Don’t forget, however, that if you’re a landlord attempting to evict tenants who are endangering the property or using drugs on it, you can still proceed. The tables are turned, however, and the burden is on you to file a certification — and serve it on the tenants — stating that you started the eviction before the bankruptcy petition was filed or that the tenants are endangering the property or allowing drugs to be used on it. Just as you can object to a tenants’ certification to stay in the property, tenants can object to your certification to get them out for misusing the property. If that happens, the court will hold a hearing to determine who’s telling the truth.
The code also has several provisions that affect commercial properties. First, it makes it easier for creditors to ask the court to lift the automatic stay in single-asset real estate bankruptcies regardless of value if the debtor hasn’t filed a confirmable reorganization plan or begun making interest payments within 90 days of filing for bankruptcy. The old bankruptcy rules defined single-asset real estate cases as those with projects of $4 million or less, said Robert Nelson, a bankruptcy attorney at Van Cott Bagley in Salt Lake City, who specializes in large bankruptcies that often involve commercial property. “The $4 million limit has been eliminated, and the new automatic stay provisions now apply to all real estate projects small and large,” he said.
“Take the example of a developer who’s begun his project but run out of funds and is in jeopardy of foreclosure, so he files for Chapter 11 bankruptcy hoping to buy time to find a new investor,” Nelson said. “I’ve seen real estate debtors hide behind the automatic stay, and courts have permitted it.”
Under the new rules, within 90 days, the developer must file a reasonably confirmable plan of reorganization or start making interest-only payments under the loan agreement, says Nelson. “This forces the developer very quickly to put up or shut up,” he said, “and it forces activity so that commercial agents will benefit through a sale or some other transfer.”
“I think the direction this amendment has taken has been foreshadowed in the past few years,” Nelson said. “Developers file at the last minute just to see if they can buy more time, but single-asset cases aren’t favored, and they haven’t been favored for some time. Judges have seen enough of these cases that they no longer buy pie-in-the-sky projections from developers. The changes reflect what many judges I was dealing with were imposing anyway.”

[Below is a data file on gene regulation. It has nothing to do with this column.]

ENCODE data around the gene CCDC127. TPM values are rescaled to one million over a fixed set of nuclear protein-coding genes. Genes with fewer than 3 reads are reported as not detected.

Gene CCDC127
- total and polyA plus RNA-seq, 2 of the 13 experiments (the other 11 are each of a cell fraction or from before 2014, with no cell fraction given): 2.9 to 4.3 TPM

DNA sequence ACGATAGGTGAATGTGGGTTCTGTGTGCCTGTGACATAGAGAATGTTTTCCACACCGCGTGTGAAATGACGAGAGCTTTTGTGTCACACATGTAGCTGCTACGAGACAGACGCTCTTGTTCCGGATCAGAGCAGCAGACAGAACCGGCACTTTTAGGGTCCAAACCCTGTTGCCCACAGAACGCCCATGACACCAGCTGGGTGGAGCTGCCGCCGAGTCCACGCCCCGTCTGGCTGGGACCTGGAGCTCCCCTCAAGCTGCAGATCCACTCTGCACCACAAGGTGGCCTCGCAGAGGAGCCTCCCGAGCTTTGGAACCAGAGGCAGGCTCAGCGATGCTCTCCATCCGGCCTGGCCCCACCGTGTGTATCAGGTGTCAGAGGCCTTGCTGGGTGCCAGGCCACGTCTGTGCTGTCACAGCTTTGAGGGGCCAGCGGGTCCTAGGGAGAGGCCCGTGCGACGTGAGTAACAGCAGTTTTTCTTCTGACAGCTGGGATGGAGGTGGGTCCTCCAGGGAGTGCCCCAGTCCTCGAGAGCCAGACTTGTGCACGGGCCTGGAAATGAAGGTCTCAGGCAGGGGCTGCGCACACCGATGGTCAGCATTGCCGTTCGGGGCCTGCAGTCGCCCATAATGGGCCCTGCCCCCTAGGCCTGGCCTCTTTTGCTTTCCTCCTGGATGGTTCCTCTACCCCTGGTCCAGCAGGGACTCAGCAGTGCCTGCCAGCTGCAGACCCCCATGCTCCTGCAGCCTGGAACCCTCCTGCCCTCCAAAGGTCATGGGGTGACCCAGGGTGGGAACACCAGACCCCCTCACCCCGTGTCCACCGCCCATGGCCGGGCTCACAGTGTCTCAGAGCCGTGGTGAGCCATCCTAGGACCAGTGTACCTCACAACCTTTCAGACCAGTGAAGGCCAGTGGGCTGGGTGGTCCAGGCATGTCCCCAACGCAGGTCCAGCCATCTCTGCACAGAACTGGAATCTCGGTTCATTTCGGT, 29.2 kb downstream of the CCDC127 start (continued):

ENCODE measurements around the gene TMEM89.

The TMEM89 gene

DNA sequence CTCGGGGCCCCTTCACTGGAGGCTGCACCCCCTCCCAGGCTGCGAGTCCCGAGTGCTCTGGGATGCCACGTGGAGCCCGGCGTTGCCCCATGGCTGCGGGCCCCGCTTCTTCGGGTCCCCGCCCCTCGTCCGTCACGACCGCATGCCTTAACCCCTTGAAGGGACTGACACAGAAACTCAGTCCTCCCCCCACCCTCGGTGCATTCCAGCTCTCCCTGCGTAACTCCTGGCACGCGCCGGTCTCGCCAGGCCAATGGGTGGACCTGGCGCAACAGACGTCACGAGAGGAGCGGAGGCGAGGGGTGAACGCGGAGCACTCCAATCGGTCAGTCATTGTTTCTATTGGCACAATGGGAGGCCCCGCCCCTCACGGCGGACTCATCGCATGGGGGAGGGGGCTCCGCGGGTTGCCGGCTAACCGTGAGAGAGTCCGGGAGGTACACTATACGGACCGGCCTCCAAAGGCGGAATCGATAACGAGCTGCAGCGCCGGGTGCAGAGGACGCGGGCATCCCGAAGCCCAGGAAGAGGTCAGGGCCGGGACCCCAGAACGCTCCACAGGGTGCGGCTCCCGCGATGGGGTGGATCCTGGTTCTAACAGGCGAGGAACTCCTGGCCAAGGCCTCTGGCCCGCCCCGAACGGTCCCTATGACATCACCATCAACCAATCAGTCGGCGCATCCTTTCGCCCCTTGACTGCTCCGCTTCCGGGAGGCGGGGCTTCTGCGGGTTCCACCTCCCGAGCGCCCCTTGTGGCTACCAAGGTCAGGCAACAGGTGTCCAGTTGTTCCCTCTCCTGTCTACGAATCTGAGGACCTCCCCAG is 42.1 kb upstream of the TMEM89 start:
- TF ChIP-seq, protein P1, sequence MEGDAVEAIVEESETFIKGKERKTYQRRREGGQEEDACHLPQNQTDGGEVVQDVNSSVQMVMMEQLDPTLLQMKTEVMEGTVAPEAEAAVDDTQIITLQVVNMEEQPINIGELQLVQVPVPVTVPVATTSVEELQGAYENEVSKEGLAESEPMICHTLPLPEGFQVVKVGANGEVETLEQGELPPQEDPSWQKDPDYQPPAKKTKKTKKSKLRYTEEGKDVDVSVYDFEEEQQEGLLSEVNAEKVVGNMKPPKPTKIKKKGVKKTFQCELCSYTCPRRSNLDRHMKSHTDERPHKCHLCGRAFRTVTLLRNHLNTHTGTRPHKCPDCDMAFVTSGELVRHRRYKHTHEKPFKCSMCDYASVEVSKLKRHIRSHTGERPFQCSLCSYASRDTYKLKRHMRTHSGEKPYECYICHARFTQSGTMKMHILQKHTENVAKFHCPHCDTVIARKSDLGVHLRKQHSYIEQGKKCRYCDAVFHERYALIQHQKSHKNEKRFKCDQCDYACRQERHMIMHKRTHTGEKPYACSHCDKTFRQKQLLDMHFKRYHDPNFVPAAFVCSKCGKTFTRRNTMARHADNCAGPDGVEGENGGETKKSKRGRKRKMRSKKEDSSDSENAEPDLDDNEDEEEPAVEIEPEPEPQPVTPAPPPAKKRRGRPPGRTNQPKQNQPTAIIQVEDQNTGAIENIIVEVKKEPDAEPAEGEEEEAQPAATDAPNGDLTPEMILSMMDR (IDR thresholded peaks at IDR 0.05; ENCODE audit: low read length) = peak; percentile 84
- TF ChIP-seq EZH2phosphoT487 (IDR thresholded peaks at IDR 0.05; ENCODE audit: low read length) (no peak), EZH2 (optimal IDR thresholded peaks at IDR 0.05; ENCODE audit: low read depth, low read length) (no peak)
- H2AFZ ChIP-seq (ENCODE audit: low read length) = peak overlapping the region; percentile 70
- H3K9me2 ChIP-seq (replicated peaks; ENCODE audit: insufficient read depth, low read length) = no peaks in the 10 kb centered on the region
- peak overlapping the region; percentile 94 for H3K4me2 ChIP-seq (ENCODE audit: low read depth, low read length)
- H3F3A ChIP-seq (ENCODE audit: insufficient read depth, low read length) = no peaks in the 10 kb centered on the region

The bigger difference affecting commercial property, Nelson said, applies to “debtors with mega-locations that have to make decisions quickly about whether to assume or reject their leases.” For instance, Nelson was an attorney involved in the Sizzler International bankruptcy case in 1996, and the company took years to tell landlords which leases it would accept and reject for its steakhouses.
“Some leases, it was clear they should reject, so they just didn’t make payments. Others, they re-instituted monthly rent payments, but they didn’t cure delinquencies,” he said. “The court kept extending the deadline for accepting or rejecting the leases for almost two years,” he said, which left landlords holding the bag on delinquent rent for all of that time.
If Sizzler filed for bankruptcy under the new rules, it would have 60 days to “get its money and act together and initiate rent payments, but it wouldn’t have to fix delinquencies in that time,” Nelson said. Within seven months, though, it would have to make the final decision on all leases, and for those leases it assumed, it would have to cure all delinquencies immediately.
Even better for landlords, damages from a breach under the new, assumed leases would become priority claims under the bankruptcy. That means, if the company defaulted on the rent under the assumed lease, the landlord’s claim would be at the top of the line for repayment, right up there with legal fees and other expenses that are given priority status in a bankruptcy.
“The seven-month deadline is real tough,” Nelson said. “I’ve heard enough whining from debtors’ attorneys that my guess is that this provision is going to present problems.”